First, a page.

Readathon: The Graveyard Book, by Neil Gaiman

graveyardA mysterious man sneaks into a certain house and kills all the family members except the youngest – an 18m old toddler whose name is never known – who manages to escape into a nearby graveyard. The ghosts there adopt him, name him Nobody (or “Bod” for short), and raise him the best they know how. Because Bod is adopted by spirits, he walks the line between the living and the dead, and can see things that most living creatures can’t see. As he grows up, he starts to realize his life is anything but normal, but when he tries to interact with the world outside the graveyard, he discovers danger beyond the cemetery’s borders. The man who tried to kill him as a baby is still out there, and time is running out.

I loved it. Just loved it! This is my new favorite Gaiman book, topping Stardust, which I read during April’s readathon. It was so much fun to read, the illustrations were gorgeous, and all the various plotlines were well tied up at the end. One of the qualms I tend to have with Gaiman’s books is that the endings are too neat, or too easy for the characters. The obstacles they have to overcome are rarely hard ones, at least in the books I’ve read. But I didn’t feel like that in The Graveyard Book. Bod has to battle some pretty scary monsters/people, he has to learn about himself and grow while he does so, and he loses some important things in the process. It’s balanced and fair.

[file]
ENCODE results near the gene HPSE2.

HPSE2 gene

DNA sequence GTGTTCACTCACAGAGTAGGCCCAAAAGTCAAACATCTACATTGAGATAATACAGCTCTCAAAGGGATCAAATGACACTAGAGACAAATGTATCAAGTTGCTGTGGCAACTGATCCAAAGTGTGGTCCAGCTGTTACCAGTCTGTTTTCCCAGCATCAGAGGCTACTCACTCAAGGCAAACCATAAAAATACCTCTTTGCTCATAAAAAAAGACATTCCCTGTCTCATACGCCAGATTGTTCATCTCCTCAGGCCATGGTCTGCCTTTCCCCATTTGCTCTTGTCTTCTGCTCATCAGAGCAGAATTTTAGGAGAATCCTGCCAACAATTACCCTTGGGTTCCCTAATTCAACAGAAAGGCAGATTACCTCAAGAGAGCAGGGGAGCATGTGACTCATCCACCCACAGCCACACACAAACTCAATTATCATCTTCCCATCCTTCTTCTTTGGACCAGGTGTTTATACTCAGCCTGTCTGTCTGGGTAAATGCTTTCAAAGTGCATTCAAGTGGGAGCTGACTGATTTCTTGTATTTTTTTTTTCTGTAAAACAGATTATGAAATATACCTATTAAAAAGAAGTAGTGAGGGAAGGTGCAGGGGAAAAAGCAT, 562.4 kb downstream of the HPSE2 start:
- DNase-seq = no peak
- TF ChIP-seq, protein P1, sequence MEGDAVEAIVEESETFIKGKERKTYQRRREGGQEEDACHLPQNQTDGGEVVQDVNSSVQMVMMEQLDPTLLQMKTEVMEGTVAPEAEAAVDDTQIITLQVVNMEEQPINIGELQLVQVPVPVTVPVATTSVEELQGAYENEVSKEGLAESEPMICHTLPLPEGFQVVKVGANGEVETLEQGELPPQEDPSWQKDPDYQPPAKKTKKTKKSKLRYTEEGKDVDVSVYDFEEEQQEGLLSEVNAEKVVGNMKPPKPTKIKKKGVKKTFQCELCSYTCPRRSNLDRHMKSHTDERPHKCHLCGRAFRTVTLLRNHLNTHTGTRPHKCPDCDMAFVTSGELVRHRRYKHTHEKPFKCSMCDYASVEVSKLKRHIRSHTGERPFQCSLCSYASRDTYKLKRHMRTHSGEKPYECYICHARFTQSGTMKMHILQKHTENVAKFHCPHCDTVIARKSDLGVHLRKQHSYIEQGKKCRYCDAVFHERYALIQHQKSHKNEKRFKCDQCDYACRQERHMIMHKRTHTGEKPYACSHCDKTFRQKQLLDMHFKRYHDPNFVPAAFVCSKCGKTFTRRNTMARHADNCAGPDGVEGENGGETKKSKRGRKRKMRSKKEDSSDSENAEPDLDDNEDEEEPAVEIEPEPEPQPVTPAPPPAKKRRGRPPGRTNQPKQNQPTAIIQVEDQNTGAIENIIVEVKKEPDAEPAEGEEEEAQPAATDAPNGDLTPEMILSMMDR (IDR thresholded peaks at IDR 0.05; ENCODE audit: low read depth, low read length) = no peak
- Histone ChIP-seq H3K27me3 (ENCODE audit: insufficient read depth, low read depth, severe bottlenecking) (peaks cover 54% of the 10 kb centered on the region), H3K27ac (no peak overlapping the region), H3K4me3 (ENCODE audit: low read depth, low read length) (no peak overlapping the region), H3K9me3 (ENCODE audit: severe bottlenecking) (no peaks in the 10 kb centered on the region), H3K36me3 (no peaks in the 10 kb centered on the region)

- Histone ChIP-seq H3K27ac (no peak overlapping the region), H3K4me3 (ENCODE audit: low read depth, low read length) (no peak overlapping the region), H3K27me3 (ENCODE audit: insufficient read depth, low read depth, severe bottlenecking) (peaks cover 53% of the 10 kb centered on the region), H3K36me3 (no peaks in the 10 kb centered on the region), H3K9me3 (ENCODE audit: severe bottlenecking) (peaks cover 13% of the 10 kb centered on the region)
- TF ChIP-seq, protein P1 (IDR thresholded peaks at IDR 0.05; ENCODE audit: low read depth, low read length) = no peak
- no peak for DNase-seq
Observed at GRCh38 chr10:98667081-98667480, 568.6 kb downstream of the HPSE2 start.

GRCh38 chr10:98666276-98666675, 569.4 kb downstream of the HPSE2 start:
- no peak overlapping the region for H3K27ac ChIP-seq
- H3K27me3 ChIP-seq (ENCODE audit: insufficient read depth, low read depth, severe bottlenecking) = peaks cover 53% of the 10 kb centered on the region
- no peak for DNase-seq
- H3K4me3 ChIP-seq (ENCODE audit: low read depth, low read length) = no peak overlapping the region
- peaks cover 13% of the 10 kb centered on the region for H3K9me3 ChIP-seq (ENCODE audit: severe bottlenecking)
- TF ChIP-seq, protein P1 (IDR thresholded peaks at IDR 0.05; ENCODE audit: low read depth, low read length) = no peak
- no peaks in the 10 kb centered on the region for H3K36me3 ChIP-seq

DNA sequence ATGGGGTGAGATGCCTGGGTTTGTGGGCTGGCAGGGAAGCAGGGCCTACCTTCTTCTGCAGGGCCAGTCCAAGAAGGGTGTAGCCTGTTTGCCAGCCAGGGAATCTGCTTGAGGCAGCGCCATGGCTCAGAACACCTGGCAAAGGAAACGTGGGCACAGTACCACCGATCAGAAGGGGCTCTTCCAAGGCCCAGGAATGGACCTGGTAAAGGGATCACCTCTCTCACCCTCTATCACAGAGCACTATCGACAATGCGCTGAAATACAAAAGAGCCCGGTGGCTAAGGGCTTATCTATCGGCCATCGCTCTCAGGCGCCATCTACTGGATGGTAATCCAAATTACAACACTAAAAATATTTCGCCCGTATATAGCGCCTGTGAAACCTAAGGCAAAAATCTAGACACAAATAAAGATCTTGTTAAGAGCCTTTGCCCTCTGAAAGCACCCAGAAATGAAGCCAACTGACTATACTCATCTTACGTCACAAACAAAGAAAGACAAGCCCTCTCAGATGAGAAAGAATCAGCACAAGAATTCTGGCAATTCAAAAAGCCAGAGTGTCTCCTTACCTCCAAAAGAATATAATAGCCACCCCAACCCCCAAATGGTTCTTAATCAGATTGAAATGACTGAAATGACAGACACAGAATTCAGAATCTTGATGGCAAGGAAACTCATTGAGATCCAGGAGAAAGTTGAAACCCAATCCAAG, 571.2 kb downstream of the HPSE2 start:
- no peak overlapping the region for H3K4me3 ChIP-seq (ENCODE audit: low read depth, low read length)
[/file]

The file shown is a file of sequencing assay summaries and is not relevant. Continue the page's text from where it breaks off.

What an excellent book! So good that after I was done reading, I immediately handed it over to my 9 year old so he could read it before I had to take it back from the library. Of course, one might wonder about my parenting skills when I hand off a book dealing with murder, ghosts, and monsters to my young children. However, there was nothing morbid, gory, or terribly scary about The Graveyard Book. It wasn’t cutesy by any stretch of the imagination, but it was definitely a children’s book. It had just the right atmosphere for Halloween, fun and adventurous without me having to worry about giving my son nightmares (like Coraline did).

Last year, I decided I was very on the fence about Gaiman. I enjoyed Coraline (the first thing I read by him) but hated American Gods (read right afterwards). I didn’t try him again until Stardust, which was excellent. Now, I love The Graveyard Book. For awhile I thought maybe I just enjoyed his young adult and younger books, but I think I’ve gained enough confidence now to go try Anansi Boys. Hopefully my second experience with his adult books will squash the bad experience with American Gods!

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About Amanda

Writing. Family. Books. Crochet. Fitness. Fashion. Fun. Not necessarily in that order. Note: agender (she/her).
This entry was posted in 2009, Children's, Prose and tagged , , . Bookmark the permalink.

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